Defensive coordinator Alan Williams’ unit is not creating pressure with four pass rushers. The most success they’ve had on third downs has been when they went blitz heavy against Washington and Houston. That’s partly why the Bears should explore trading Quinn. If he’s not creating pressure, what’s the point of keeping him on the roster?

It’s clear that edge rusher is a position the Bears need to invest in over the offseason. Eberflus’ ideal defense creates pressure with four pass rushers. The 2022 version is not doing that.

If blitzing more frequently gets the job done better than the original plan, the Bears should stick with it. Williams brought the blitz a lot against Washington – and it worked. It doesn’t have to be every third down. But the Bears can’t afford to be last in blitz rate, as they were before Week 6.

3. Consider a change on the offensive line

Chicago Bears quarterback Justin Fields (1), center Sam Mustipher (67) and offensive tackle Teven Jenkins (76) walk off the field near the end of the second quarter of an NFL football game against the New York Giants, Sunday, Oct. 2, 2022, in East Rutherford, N.J. (AP Photo/John Minchillo)

Some fans might put this higher on the list.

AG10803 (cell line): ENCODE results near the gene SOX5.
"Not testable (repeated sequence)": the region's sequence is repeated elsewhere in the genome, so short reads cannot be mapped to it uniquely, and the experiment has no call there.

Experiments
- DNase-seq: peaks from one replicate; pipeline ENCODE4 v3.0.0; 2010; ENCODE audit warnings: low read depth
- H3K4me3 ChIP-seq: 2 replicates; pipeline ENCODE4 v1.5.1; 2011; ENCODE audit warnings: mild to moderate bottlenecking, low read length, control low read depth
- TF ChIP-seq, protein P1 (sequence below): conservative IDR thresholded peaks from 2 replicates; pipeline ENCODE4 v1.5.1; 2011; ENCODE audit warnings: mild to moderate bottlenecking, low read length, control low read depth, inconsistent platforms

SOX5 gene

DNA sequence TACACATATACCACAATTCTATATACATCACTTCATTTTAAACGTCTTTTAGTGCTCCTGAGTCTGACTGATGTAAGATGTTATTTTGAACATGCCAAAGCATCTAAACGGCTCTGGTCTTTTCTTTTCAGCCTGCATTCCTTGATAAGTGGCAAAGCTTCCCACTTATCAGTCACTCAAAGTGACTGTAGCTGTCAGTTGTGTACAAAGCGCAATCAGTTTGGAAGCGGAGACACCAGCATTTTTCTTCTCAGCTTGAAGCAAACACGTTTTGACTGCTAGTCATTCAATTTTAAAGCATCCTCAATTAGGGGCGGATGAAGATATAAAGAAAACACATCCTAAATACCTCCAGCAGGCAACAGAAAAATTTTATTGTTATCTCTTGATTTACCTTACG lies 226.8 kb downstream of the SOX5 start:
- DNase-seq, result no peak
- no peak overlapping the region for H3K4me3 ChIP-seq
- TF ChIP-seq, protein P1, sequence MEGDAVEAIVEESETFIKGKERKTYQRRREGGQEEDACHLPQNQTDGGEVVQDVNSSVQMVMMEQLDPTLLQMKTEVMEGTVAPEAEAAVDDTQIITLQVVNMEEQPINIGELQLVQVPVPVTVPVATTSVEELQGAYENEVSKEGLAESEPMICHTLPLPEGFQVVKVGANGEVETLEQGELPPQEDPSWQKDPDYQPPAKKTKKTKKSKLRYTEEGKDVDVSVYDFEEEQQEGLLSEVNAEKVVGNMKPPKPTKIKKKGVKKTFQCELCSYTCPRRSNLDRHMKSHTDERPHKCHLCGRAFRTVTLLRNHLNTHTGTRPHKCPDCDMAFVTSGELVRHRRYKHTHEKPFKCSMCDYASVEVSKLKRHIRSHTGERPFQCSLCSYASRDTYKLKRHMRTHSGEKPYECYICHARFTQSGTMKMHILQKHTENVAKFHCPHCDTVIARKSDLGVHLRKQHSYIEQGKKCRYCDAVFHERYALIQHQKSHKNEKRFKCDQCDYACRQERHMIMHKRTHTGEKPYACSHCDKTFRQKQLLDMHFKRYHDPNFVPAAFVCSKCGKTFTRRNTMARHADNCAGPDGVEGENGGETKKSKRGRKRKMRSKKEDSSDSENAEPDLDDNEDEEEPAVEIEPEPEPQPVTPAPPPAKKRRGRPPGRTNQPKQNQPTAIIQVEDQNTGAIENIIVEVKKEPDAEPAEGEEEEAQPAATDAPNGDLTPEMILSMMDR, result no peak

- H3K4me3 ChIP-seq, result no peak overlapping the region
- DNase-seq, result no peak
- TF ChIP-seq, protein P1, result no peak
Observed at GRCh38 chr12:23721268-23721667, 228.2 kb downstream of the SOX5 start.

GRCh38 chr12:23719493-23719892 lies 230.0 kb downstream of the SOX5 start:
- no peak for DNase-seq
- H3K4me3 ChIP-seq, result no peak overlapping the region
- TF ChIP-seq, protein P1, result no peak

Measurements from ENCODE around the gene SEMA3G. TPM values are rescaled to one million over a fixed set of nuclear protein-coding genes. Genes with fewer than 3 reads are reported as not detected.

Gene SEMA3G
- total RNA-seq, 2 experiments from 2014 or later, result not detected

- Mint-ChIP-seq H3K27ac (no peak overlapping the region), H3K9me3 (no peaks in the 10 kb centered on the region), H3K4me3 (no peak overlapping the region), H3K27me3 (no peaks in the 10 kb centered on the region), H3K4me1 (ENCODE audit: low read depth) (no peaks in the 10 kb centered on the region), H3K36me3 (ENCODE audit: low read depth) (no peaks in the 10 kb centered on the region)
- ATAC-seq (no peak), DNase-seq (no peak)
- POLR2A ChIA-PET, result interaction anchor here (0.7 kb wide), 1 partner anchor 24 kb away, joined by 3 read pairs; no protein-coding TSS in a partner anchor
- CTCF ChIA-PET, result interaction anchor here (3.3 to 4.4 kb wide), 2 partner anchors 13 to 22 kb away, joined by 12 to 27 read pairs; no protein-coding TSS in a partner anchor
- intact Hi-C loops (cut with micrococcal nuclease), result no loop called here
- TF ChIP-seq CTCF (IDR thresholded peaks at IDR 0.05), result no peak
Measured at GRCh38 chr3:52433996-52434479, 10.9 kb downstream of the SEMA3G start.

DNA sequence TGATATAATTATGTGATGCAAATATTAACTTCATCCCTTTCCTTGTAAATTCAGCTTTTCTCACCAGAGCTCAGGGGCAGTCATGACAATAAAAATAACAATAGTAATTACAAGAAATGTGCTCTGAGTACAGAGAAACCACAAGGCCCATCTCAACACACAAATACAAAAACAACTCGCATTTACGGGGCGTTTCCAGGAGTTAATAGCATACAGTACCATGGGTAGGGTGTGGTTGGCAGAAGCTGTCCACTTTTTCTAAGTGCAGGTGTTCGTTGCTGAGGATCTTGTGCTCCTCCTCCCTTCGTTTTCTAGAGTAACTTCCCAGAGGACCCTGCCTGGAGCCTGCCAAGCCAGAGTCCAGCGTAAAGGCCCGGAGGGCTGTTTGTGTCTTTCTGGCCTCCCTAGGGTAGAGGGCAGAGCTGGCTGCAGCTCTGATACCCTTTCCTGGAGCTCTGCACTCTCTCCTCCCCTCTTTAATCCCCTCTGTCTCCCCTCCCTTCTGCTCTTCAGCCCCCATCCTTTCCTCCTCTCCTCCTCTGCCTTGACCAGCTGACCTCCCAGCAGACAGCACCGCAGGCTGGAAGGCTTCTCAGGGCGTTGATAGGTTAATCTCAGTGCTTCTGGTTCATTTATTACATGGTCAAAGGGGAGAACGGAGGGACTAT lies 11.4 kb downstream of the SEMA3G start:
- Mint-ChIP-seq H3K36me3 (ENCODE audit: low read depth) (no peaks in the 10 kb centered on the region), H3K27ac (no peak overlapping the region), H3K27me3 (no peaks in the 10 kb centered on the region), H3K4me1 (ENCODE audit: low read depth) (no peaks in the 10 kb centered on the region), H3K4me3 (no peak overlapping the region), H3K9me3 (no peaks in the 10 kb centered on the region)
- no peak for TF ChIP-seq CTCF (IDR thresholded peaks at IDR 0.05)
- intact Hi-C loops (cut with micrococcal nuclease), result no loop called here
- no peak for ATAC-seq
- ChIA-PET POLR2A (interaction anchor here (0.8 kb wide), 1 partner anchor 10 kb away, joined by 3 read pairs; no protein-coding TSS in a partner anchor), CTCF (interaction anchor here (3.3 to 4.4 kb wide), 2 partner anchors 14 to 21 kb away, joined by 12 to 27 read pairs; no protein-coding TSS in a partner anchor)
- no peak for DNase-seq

Let me preface this by saying that we don’t know the extent of left guard Cody Whitehair’s knee injury or when he will return, other than that he’s expected back sometime this season.

By going on injured reserve, Whitehair must miss four games,and he is two games into that window. If he can return after only four weeks, there’s no reason to panic. Weather the storm for two more weeks, then put Whitehair back at left guard and move Lucas Patrick to center, shifting Sam Mustipher to a backup role. We’ve never gotten a look at Patrick at center because, first, he injured his thumb in July and, now, Whitehair is out.

The biggest problem with the O-line as it’s currently operating is that Patrick and Mustipher are struggling in pass blocking. When they’re lined up next to each other at left guard and center, respectively, it creates issues on the interior. If Whitehair is going to be out for longer – let’s say he misses two months and returns sometime in early December – then the Bears need to look at adjusting the interior.

Recently acquired lineman Alex Leatherwood is likely to return to the active roster soon. The former first-round pick has a high ceiling. At this point, the Bears have nothing to lose by playing him. The question becomes where does he play? He has the potential to be a solid right tackle, and that’s where he was practicing before he got sick and missed a month.

The Bears could try Leatherwood at tackle and bump Larry Borom to left guard. Or they could give Leatherwood a look at left guard. Leatherwood never started at left guard in college, and Borom did for only part of one season. Doing either would mean shifting Patrick to center and Mustipher to the bench.

Eberflus has been hesitant to mess with continuity on the O-line, but the status quo isn’t getting it done.

Sean Hammond

Sean Hammond

Sean is the Chicago Bears beat reporter for Shaw Media. He also contributes to high school football coverage at Friday Night Drive. Sean has covered various sports at the amateur, college and professional levels since 2012. He joined Shaw Media in 2016.